The latest round of tightening sanctions screws against Russia were imposed by the State Department under a chemical and biological warfare law and should be going into effect on August 22. This in spite of the fact that no proof was ever shown, not under any established national or international law, or with any of several global biochemical conventions, not even in the ever entertaining court of public opinion.

Whatever Russia may continue to do in its relationship with US debt or the dollar, the fact of the matter is that Russia is not a heavyweight in this particular financial arena, and the direct effects of Russia’s responses are negligible. However, the indirect effects are huge as they reflect what many countries (allied or unallied with the US) see as Washington’s overbearing and more than slightly unipolar trade and geopolitical advantage quests, be they Mexico, Canada, the EU, or anyone else on any hemisphere of this globe.

Some of the potential indirect effects over time may be a similar sell-off or even gradual reduction of US debt exposure from China or any one of several dozens of countries deciding to reduce their exposure to US debt by reducing their purchases and waiting for existing Treasuries to mature. In either case, the trend is there and is not going away anytime soon.

When Russia clears its books of US dollarized debt, then who will be next in actively diversifying their US debt risk? Then what might be the fate of the US Dollar, and what value then will be the international infusions to finance America’s continually growing debt, or fuel the funds needed for further market growth? Value and the energy of money has no politics, it ultimately trends towards areas where there is a secure business dynamic. That being said, looks like we are now and will be living through the most interesting of disruptive times.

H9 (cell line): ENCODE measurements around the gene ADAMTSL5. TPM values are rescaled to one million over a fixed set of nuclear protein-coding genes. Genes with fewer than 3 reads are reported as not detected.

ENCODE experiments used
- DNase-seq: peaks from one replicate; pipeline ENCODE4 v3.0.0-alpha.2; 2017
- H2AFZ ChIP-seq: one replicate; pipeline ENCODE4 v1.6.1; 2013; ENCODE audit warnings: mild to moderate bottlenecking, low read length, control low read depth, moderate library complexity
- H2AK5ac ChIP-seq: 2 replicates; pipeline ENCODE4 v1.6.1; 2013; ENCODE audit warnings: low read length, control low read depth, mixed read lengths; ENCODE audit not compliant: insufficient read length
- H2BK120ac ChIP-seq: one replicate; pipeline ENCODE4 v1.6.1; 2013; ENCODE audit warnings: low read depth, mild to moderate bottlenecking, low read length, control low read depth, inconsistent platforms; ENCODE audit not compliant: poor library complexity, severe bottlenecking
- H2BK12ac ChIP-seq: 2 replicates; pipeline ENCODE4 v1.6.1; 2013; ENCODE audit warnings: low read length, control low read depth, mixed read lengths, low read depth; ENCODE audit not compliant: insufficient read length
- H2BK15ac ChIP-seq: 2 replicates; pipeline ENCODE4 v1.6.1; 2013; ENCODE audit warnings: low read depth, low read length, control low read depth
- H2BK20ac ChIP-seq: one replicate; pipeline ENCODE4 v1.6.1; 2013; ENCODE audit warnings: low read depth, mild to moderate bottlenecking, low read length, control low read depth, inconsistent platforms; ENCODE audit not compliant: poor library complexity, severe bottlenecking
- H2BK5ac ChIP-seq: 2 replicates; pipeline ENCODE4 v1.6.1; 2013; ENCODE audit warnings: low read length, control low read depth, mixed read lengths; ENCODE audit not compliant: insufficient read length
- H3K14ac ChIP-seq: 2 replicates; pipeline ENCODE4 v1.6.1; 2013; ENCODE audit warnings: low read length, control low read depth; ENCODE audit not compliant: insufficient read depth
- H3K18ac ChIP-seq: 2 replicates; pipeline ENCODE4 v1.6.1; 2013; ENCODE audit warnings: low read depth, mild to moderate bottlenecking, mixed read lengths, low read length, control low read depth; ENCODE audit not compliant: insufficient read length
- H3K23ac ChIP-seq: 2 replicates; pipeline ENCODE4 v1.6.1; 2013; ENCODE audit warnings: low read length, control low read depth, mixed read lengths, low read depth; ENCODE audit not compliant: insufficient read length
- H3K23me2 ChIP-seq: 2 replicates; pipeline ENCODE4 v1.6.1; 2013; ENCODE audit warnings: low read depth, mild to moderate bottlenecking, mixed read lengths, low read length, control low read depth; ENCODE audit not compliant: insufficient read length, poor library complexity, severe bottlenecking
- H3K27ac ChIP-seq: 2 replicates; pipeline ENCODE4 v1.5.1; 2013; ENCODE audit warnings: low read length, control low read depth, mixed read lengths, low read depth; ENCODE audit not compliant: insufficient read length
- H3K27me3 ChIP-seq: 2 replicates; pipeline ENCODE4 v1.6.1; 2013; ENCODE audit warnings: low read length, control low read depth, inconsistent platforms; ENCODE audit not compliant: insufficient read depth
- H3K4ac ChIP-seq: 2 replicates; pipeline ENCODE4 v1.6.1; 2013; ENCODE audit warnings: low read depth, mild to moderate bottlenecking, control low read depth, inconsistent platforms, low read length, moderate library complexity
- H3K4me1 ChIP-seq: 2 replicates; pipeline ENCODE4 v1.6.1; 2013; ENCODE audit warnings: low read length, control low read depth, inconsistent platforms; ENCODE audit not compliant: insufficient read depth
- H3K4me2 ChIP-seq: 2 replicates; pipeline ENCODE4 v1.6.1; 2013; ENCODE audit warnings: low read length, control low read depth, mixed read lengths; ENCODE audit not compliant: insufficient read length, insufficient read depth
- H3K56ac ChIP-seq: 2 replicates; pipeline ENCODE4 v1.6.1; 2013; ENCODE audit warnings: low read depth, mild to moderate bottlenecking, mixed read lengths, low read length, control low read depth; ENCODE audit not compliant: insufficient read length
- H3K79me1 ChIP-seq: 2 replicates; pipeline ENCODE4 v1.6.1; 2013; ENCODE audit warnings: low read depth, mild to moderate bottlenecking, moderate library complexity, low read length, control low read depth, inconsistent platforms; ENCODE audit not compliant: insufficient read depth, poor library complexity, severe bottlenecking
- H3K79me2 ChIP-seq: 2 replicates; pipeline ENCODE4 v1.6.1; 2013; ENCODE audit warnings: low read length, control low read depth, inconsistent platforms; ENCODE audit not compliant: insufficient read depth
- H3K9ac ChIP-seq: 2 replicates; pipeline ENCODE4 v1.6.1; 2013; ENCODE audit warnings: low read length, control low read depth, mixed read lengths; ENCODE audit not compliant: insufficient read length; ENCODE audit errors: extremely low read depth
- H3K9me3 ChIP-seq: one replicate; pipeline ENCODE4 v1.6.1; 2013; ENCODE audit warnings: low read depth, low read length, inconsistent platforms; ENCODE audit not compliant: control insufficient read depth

Liked it? Take a second to support The Duran on Patreon!

7
Leave a Reply

avatar
7 Comment threads
0 Thread replies
0 Followers
 
Most reacted comment
Hottest comment thread
6 Comment authors
cstahnkeNicole TempleColinNZJohn BarrySewraj Awmee Recent comment authors
  Subscribe  
newest oldest most voted
Notify of
cstahnke
Guest
cstahnke

The international financial arrangements are based on the dollar and the financial structures controlled by the Washington and its vassals–so no matter how badly the Russians, Iran or the Turks complain the Empire (which includes most of the world) still calls the shots in international relations through its doctrine of “full-spectrum dominance” around the world. So far, I see no threat to this dominance because the international oligarchs love the Empire because it back up its worship of money, power and as we could say the “dark side of the Force” therefore the Empire assures them of power as far… Read more »